In the United States, if one state isn’t doing well economically, we simply move to another state that has more opportunity. Moving from Anchorage, Alaska to San Antonio, Texas may not be easy but it is more than practical for the sake of finding work, and people do it all the time. If Alaska’s unemployment rate begins to climb, people move elsewhere, removing these people from Alaska’s labor market and effectively regaining a balance in the unemployment rate. During the recession, I moved from Buffalo, New York to Key West, Florida for this exact reason and, short of logistics, it was economically smooth. I could access all of my bank accounts instantaneously, my car registration and driver’s license were recognized in Florida, I could speak the language, and my education credentials were recognized. This is not the case in Europe. Even though Europe has the freedom of mobility within its member states; accessing your banking, speaking the language, and transferring you educational certifications is less than smooth. There are also the social issues of centuries of homogeneous living and xenophobia by the older generations. The United States’ currency union has centralized the banking system so that personal finances are not tied to the state which the bank resides and has been insured by the federal government (FDIC) to encourage people to deposit their money in the bank and let it multiply. In Europe, the member state housing the bank reserves the right to confiscate your personal funds and convert it to a new currency overnight. This rule has caused bank-runs in Greece, where everyone is desperately trying to withdraw their cash from the ATM before it is converted into a currency of less value. Bank-runs were the biggest contributing factor to the Great Depression and the American system of banking has since evolved to avoid them. Europe’s policy of decentralized banking has not given people the incentive to deposit their currency in the banks and this is why, if you have ever visited Europe, you’ll notice that it is a predominantly cash society.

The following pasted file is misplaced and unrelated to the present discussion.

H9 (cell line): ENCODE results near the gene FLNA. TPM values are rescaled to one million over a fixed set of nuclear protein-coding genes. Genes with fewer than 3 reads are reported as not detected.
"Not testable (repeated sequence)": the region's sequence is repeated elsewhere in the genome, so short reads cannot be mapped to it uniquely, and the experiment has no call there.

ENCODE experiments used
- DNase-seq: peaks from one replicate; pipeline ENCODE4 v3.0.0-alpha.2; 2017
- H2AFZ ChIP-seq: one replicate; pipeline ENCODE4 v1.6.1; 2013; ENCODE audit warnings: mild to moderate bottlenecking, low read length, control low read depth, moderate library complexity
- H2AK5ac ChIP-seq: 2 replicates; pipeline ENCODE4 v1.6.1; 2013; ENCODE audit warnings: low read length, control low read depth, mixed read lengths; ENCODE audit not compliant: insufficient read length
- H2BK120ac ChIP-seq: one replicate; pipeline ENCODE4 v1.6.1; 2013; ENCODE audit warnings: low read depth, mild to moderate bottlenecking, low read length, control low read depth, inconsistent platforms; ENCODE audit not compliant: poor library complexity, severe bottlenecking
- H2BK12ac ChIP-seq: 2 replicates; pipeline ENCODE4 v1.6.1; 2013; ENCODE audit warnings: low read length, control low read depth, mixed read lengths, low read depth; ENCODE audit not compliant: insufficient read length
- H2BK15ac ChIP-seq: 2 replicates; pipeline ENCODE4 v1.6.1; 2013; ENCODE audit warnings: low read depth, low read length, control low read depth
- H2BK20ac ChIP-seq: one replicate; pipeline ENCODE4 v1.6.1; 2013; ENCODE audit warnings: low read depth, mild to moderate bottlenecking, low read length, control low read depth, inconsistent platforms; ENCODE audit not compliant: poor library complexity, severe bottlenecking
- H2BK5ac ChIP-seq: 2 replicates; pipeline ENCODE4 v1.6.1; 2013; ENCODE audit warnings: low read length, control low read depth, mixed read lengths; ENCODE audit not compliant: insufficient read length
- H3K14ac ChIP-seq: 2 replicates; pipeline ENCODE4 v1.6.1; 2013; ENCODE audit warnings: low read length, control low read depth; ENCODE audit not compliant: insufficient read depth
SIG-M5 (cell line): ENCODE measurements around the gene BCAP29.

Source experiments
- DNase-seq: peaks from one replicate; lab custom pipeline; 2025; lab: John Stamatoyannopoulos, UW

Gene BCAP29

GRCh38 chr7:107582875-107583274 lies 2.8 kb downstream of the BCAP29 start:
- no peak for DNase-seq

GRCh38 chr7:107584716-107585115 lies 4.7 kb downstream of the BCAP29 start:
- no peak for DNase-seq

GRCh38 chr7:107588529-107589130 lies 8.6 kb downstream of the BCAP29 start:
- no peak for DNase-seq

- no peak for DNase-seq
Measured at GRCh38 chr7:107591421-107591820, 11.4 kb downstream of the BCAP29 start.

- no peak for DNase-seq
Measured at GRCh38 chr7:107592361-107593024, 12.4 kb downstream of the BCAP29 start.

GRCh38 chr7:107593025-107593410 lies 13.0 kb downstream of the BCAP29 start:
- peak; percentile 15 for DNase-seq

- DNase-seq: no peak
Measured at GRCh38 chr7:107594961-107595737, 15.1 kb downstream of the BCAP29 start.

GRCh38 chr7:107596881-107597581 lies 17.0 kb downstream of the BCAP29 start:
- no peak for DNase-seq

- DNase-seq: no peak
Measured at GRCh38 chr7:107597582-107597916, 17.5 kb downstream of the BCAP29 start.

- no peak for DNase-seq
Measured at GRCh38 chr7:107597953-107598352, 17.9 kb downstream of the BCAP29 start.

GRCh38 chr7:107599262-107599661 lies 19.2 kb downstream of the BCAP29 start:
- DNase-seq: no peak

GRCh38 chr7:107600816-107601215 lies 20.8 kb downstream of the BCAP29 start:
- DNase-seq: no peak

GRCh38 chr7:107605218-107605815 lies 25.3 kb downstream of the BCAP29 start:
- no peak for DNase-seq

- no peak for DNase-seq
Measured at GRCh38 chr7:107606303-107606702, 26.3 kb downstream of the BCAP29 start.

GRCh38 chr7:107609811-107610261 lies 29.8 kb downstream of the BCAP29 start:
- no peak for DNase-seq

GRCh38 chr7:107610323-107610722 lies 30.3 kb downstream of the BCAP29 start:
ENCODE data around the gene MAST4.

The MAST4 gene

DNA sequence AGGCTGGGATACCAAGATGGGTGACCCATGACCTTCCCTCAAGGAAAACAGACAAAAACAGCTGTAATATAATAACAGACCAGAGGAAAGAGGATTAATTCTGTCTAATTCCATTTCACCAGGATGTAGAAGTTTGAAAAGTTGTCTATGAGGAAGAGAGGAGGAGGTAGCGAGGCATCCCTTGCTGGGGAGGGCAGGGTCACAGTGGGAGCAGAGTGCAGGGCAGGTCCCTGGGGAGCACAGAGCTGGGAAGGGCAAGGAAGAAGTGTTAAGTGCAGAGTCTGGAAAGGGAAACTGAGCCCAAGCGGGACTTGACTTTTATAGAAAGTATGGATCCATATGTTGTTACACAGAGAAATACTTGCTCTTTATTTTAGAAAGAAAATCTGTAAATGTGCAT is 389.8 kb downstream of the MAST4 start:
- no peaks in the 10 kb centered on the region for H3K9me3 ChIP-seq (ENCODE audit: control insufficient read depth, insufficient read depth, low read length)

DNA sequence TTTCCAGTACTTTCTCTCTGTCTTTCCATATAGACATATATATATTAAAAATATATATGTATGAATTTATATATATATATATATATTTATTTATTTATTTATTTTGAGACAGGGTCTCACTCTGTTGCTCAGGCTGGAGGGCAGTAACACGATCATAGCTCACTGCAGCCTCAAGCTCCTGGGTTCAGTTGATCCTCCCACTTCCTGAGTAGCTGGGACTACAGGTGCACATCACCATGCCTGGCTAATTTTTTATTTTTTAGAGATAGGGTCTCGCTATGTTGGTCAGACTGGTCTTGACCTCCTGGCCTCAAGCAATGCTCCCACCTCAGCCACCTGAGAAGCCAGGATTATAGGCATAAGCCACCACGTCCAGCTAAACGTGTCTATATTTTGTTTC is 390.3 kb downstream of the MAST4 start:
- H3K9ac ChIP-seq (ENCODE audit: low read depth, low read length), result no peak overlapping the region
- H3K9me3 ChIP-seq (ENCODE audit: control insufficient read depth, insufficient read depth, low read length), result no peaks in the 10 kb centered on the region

The best American example I can think of is Texas. If Texas were to leave the United States and create its own currency, the state would acquire this currency and all debts held would be converted but citizens’ personal finances would still be held in US dollars. It is at the discretion of the individual to convert the currency based on the economic climate of the transition, but they would have control. In Greece, the citizens could wake up one morning and all of their Euros are now worth a lot less simply because they were in a Greek bank. If I were a Greek, I would put my Euros in my mattress, so to speak.
This is an oversimplification of the Greek crisis, but it is difficult to get a handle on the scope and specifics by reading the never-ending onslaught of information being published. The European Union is relatively new and is still battling the social, political, economic, language, and educational hurtles of combining 27 countries that have historically been adversaries. America had the luxury of starting from scratch and had to experience the Great Depression to learn some valuable lessons. Europe is getting there and unfortunately, when you calculate the human factor into economic behaviors the waters become turbulent. It is easy to tell Europe to do things the way we do things in America, but we have our own problems. I give the Europeans credit for trying something new and something that they can truly call the European System of Economics; but how many lives have to be ruined before they decide if austerity is worth the headache? I personally believe in reducing the debt and eliminating deficits, but much like tax reform, nobody has come up with a reasonable and realistic solution, short of letting the current infrastructure collapse, start something new, and trying all over again. Ultimately we would make the same mistakes and have new problems. So all we can really do is learn from our mistakes and keep moving forward.
I hope this breakdown helped explain the crisis and welcome any and all feedback.
Thank you for your time.
Angelos, James, “’Island of the Blind’ Riles a Greek Public Facing Cutbacks” The Wall Street Journal. April 3, 2012
The Associated Press
Brookings Brief: 06 July, 2015
BBC Podcast: 06 July, 2015
Hubbard & Kane (2013), The Economics of Great Power, Simon and Schuster Paperbacks, pgs 204-212